It is clear from that portion of the Holland opinion quoted earlier6 that the Government has not established its case until it has established with reasonable certainty an opening net worth. This would include listing or accounting for all assets of the taxpayer of which the Government is aware, either through its own investigation or through the checking of leads furnished by the taxpayer. To hold otherwise would defeat the requirement that the Government both check and negate leads furnished by the taxpayer:


"When the Government rests its case solely on the approximations and circumstantial inferences of a net worth computation, the cogency of its proof depends upon its effective negation of reasonable explanations by the taxpayer inconsistent with guilt. Such refutation might fail when the Government does not track down relevant leads furnished by the taxpayer — leads reasonably susceptible of being checked, which, if true, would establish the taxpayer's innocence. When the Government fails to show an investigation into the validity of such leads, the trial judge may consider them as true and the Government's case insufficient to go to the jury. This should aid in forestalling unjust prosecutions, and have the practical advantage of eliminating the dilemma, especially serious in this type of case, of the accused's being forced by the risk of an adverse verdict to come forward to substantiate leads which he had previously furnished the Government. It is a procedure entirely consistent with the position long espoused by the Government, that its duty is not to convict but to see that justice is done." (Emphasis added.)


Holland v. United States, supra, 348 U.S. at 135-136, 75 S.Ct. at 135, 99 L.Ed. 150. Not only should the taxpayer not be required to substantiate leads previously furnished the Government, but he also should not be required to substantiate the existence of assets uncovered by the Government in its own investigation. Even in civil cases, where there is a presumption that the Commissioner's determination is correct, once it is shown that his determination is wrong, the burden of going forward with the evidence shifts to the Commissioner — there is no burden upon the taxpayer to show what is the correct determination. Grubb v. Commissioner, 6 Cir. 1963, 315 F.2d 753, 759; Harp v. Commissioner, 6 Cir. 1959, 263 F.2d 139. In the instant case, the failure to include in the opening net worth all assets known by the Government to have been held by the taxpayer during the period in question was error. In a civil case the burden would have shifted to the Government to account for these assets, in a criminal case as we have here, the burden remained with the Government — only after the Government has established its case does the defendant remain quiet at his peril.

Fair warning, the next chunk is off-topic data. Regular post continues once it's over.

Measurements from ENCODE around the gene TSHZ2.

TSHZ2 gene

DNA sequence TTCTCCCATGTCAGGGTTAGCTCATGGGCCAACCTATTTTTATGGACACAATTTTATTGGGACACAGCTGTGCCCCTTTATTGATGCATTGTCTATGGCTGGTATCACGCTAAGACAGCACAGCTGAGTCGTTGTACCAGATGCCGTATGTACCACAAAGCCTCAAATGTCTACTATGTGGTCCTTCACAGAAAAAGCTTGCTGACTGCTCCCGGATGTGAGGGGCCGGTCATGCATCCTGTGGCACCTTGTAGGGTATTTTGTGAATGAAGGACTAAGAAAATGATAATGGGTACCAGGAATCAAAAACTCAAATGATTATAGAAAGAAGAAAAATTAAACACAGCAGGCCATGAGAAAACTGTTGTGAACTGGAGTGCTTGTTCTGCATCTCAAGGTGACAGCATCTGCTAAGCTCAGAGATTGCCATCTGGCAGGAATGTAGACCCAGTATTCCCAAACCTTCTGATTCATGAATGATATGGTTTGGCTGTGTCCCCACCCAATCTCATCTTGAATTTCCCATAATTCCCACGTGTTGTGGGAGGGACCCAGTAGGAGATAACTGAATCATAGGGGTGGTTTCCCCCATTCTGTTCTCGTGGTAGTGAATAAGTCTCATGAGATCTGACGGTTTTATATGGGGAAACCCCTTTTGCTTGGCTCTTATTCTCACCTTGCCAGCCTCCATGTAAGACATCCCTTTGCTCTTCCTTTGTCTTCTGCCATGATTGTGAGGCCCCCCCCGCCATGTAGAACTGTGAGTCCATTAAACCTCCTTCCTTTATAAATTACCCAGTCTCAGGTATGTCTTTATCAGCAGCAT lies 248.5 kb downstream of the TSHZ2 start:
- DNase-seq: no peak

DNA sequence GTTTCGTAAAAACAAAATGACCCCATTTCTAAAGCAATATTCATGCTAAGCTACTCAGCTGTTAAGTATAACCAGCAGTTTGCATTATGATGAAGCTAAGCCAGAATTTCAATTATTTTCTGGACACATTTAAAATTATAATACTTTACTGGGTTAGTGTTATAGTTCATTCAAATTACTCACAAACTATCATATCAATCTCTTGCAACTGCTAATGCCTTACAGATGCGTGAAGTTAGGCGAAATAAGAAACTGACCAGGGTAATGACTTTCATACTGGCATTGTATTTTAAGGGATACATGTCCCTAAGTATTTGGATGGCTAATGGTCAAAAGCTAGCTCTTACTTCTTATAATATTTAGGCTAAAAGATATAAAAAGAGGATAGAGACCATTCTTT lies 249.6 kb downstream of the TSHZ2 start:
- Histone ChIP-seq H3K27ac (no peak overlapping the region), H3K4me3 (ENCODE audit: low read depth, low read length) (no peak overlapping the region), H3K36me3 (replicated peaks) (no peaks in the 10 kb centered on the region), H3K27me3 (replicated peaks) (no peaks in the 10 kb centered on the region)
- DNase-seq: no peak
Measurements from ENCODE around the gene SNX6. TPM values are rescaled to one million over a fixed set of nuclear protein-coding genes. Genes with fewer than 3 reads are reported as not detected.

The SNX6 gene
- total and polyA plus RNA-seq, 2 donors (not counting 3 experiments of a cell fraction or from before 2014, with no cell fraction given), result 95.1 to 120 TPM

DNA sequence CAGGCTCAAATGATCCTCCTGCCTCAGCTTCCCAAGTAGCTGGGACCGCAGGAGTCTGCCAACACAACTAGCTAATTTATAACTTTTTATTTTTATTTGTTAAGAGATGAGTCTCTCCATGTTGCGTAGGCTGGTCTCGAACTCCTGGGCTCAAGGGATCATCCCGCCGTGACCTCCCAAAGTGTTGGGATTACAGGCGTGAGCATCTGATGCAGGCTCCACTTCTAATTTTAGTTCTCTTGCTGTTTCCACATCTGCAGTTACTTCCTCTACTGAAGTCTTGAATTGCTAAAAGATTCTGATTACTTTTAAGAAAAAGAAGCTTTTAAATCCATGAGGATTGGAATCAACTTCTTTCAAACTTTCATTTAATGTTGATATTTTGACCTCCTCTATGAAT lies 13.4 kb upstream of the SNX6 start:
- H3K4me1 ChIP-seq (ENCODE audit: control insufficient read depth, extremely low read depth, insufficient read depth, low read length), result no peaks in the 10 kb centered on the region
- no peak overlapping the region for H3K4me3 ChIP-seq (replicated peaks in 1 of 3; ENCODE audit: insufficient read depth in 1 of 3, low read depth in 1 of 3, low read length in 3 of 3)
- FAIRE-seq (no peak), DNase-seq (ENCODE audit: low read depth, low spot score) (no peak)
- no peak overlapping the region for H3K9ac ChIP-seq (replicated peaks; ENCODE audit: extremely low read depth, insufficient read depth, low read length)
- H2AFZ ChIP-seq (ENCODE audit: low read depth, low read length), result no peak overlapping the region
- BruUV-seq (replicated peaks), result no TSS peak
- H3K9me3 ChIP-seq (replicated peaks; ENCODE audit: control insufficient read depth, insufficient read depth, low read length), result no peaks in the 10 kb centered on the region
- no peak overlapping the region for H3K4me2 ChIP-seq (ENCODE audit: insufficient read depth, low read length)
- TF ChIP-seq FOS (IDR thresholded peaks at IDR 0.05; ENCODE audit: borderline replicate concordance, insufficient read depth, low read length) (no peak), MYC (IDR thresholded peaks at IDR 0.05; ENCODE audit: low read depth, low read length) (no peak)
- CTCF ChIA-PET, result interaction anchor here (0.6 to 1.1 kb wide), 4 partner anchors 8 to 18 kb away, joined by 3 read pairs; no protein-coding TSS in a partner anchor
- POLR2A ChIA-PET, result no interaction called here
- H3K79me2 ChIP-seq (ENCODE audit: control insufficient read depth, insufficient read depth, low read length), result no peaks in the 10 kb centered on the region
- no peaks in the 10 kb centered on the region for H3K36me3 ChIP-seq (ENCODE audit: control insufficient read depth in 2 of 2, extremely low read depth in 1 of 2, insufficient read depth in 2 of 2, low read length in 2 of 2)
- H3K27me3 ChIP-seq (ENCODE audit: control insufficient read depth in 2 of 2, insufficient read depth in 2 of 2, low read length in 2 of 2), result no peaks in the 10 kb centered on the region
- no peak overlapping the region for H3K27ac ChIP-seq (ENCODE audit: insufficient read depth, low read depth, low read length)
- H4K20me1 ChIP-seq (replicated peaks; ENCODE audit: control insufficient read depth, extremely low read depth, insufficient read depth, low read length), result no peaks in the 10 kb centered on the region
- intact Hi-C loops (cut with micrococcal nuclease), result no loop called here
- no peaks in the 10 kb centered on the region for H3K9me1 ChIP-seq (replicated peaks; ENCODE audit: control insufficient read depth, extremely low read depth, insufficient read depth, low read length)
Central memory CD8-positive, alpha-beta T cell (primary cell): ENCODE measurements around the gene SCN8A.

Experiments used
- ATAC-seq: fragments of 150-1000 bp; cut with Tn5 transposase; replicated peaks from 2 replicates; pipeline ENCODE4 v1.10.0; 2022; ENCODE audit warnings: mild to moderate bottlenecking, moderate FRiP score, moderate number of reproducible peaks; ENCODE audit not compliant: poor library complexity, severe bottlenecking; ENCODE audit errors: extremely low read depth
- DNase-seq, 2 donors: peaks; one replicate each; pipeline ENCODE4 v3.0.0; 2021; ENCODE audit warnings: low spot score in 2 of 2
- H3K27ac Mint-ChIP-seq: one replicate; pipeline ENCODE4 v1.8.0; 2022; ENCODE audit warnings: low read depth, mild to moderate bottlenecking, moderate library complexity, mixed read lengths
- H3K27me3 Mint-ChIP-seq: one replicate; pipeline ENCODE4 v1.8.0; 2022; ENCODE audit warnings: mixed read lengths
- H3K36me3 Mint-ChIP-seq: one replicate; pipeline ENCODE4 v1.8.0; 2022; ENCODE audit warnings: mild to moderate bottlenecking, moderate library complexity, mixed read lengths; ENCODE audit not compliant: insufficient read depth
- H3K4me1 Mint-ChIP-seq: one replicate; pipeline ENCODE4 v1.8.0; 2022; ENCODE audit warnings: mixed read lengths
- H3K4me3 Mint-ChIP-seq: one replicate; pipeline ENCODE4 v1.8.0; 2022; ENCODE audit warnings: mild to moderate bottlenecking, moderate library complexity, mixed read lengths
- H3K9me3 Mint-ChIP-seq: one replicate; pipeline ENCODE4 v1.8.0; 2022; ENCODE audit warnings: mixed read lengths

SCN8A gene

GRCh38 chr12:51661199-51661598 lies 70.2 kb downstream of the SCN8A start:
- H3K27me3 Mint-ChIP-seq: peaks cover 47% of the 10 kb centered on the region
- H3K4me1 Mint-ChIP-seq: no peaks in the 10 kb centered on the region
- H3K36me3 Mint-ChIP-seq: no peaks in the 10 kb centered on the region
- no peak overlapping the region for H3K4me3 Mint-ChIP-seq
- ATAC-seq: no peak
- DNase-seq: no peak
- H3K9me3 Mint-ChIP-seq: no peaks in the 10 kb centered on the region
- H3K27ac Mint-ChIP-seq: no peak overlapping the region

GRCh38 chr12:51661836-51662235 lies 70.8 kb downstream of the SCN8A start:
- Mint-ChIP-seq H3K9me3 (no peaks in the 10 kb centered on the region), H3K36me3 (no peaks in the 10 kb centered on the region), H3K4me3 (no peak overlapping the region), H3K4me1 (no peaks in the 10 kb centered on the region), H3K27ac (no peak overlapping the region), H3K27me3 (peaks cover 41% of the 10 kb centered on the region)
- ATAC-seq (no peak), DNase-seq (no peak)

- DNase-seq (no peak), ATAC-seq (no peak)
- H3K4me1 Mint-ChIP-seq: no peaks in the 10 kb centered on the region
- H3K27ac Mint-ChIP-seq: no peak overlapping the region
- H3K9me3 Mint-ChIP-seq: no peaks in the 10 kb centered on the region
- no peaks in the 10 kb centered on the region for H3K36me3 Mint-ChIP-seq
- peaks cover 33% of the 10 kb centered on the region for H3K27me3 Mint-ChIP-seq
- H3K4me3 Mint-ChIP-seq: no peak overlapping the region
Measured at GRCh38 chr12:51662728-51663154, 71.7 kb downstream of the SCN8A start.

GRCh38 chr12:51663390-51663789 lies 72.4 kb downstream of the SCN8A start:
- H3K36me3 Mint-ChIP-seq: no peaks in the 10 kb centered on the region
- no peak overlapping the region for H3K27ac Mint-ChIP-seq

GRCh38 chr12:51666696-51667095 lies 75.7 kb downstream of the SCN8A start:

The defendant testified in his own behalf and, in the course of that testimony, confirmed the Special Agent's testimony as to other assets at the beginning of 1947 and or 1948.7 On cross-examination he could not answer as to what those other assets were.8 The Government had the burden of identifying the assets not included in its opening net worth statement.


Accordingly, the judgment is reversed and the cause remanded.


Reversed and remanded.



The defendant was able to show at the trial that at the end of 1947 he owed a $4,000 note to the Florida Bank & Trust Company of Winter Park, Florida, which he paid in full during 1948 and which was not included in the Government's computation. The defendant also produced evidence tending to show that he owed $5,500 in 1948 on a loan, although the note therefor had been dated in 1949. If the net worth schedule is amended to include these two items, it would leave an alleged understatement of $12,705.75 for 1947 and $16,298.01 for 1948


See generally, 2 Mertens, Federal Income Taxation § 12.12 (1961); Avakian "Net Worth Computations as Proof of Tax Evasion," 10 Tax Law Review 431


Prior to Holland, this Circuit made a similar statement in Bryan v. United States, 5 Cir. 1949, 175 F.2d 223, 225, aff'd, 338 U.S. 552, 70 S.Ct. 317, 94 L.Ed. 335 (1950)


There was no claim of a cash hoard. The defendant stated in his sworn statement that he might have had seven or eight thousand dollars in cash at one time during the period in question. The net worth schedule allows him $7,000 cash in the opening net worth for 1947. The only way the taxpayer could have been more favorably treated would have been to use the $8,000 figure; the failure to do so was not reversible error


In a civil case it was held not to be reversible error to fail to include assets in the opening and closing net worth when they were not disposed of, although they should have been included in the computation. Harp v. Commissioner, 6 Cir. 1959, 263 F.2d 139, 142. We need not decide whether this rule applies to criminal cases, since it has not been shown whether the assets mentioned by the Special Agent had been disposed of. It should be noted, however, that while the exclusion of such assets might not be prejudicial under some circumstances, if their value is great enough, their exclusion might affect the ratio between the computed net worth and the alleged understatement of income so as to make the alleged violation appear more flagrant or willful


See text accompanying note 3, supra


"Q. Now, you have heard all of the testimony of all these witnesses in the case as to assets that you had at the beginning of 1947. Now, did you have any assets in addition to the assets that were testified about at the beginning of 1947?

"A. I don't know quite what you mean.

"Q. Well, Mr. Snyder testified that in his schedule he did not include all the assets you owned at the beginning of 1947. That is true that you did have other assets at the beginning of 1947 that he did not include in his schedules, is it not?

"A. That's right.

"Q. Is that also true for the beginning of 1948?

"A. That's right."


"Q. Do you know of any assets you have that wasn't on the schedule that Mr. Snyder has given us here with respect to your assets?

"A. Well, I don't know of any particular ones."